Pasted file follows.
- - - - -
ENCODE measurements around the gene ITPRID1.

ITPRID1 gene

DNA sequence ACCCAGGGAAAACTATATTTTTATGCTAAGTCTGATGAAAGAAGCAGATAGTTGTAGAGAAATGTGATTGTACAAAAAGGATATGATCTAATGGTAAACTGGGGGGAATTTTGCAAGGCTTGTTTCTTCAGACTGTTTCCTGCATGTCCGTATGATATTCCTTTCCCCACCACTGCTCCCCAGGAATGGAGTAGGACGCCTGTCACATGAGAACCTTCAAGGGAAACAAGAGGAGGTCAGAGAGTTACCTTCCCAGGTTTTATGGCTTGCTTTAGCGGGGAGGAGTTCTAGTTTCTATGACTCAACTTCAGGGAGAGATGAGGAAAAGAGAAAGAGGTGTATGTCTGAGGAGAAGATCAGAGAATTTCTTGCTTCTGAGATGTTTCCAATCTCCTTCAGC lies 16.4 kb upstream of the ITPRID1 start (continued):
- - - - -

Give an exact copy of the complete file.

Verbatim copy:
ENCODE measurements around the gene ITPRID1.

ITPRID1 gene

DNA sequence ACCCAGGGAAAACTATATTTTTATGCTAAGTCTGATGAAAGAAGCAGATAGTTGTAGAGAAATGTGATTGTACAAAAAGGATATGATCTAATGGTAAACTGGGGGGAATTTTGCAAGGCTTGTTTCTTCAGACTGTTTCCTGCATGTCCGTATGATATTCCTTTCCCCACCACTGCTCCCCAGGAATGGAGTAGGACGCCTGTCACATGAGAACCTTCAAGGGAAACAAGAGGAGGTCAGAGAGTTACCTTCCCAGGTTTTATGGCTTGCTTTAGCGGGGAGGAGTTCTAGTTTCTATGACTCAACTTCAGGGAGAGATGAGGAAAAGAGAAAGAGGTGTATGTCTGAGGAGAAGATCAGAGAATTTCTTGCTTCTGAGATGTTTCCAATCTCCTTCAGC lies 16.4 kb upstream of the ITPRID1 start (continued):